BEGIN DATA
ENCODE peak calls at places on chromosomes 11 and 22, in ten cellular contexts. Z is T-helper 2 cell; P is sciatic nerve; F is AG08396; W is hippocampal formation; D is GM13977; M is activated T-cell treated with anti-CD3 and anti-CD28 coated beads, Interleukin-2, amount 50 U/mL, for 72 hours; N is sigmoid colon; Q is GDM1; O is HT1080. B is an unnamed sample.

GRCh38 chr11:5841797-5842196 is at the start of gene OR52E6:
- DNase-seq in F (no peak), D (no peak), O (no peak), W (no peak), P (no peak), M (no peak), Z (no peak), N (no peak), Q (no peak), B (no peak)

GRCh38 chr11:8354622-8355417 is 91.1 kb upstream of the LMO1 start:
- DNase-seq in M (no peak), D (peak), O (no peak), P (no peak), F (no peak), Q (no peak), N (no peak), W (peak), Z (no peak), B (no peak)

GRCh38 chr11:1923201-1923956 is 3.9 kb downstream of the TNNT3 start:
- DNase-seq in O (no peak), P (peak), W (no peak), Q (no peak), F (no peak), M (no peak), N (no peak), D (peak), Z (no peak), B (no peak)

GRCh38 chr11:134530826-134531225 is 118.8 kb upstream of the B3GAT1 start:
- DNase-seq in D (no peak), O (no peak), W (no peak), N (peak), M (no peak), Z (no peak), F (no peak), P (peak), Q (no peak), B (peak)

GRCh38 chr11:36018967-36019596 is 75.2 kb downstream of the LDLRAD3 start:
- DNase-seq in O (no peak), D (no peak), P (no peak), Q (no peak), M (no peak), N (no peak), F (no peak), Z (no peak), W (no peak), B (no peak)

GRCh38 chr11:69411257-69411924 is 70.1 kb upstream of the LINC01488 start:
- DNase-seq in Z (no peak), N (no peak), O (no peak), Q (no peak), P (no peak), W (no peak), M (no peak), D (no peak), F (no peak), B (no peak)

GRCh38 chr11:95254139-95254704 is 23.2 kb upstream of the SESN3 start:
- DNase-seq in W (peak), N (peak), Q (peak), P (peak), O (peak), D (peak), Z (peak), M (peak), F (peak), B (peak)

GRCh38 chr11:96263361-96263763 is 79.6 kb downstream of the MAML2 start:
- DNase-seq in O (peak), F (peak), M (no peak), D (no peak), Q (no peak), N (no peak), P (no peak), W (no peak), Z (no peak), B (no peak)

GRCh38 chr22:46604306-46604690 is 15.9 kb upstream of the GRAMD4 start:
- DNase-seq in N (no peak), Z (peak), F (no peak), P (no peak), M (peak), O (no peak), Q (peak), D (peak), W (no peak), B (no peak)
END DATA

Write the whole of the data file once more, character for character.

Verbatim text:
ENCODE peak calls at places on chromosomes 11 and 22, in ten cellular contexts. Z is T-helper 2 cell; P is sciatic nerve; F is AG08396; W is hippocampal formation; D is GM13977; M is activated T-cell treated with anti-CD3 and anti-CD28 coated beads, Interleukin-2, amount 50 U/mL, for 72 hours; N is sigmoid colon; Q is GDM1; O is HT1080. B is an unnamed sample.

GRCh38 chr11:5841797-5842196 is at the start of gene OR52E6:
- DNase-seq in F (no peak), D (no peak), O (no peak), W (no peak), P (no peak), M (no peak), Z (no peak), N (no peak), Q (no peak), B (no peak)

GRCh38 chr11:8354622-8355417 is 91.1 kb upstream of the LMO1 start:
- DNase-seq in M (no peak), D (peak), O (no peak), P (no peak), F (no peak), Q (no peak), N (no peak), W (peak), Z (no peak), B (no peak)

GRCh38 chr11:1923201-1923956 is 3.9 kb downstream of the TNNT3 start:
- DNase-seq in O (no peak), P (peak), W (no peak), Q (no peak), F (no peak), M (no peak), N (no peak), D (peak), Z (no peak), B (no peak)

GRCh38 chr11:134530826-134531225 is 118.8 kb upstream of the B3GAT1 start:
- DNase-seq in D (no peak), O (no peak), W (no peak), N (peak), M (no peak), Z (no peak), F (no peak), P (peak), Q (no peak), B (peak)

GRCh38 chr11:36018967-36019596 is 75.2 kb downstream of the LDLRAD3 start:
- DNase-seq in O (no peak), D (no peak), P (no peak), Q (no peak), M (no peak), N (no peak), F (no peak), Z (no peak), W (no peak), B (no peak)

GRCh38 chr11:69411257-69411924 is 70.1 kb upstream of the LINC01488 start:
- DNase-seq in Z (no peak), N (no peak), O (no peak), Q (no peak), P (no peak), W (no peak), M (no peak), D (no peak), F (no peak), B (no peak)

GRCh38 chr11:95254139-95254704 is 23.2 kb upstream of the SESN3 start:
- DNase-seq in W (peak), N (peak), Q (peak), P (peak), O (peak), D (peak), Z (peak), M (peak), F (peak), B (peak)

GRCh38 chr11:96263361-96263763 is 79.6 kb downstream of the MAML2 start:
- DNase-seq in O (peak), F (peak), M (no peak), D (no peak), Q (no peak), N (no peak), P (no peak), W (no peak), Z (no peak), B (no peak)

GRCh38 chr22:46604306-46604690 is 15.9 kb upstream of the GRAMD4 start:
- DNase-seq in N (no peak), Z (peak), F (no peak), P (no peak), M (peak), O (no peak), Q (peak), D (peak), W (no peak), B (no peak)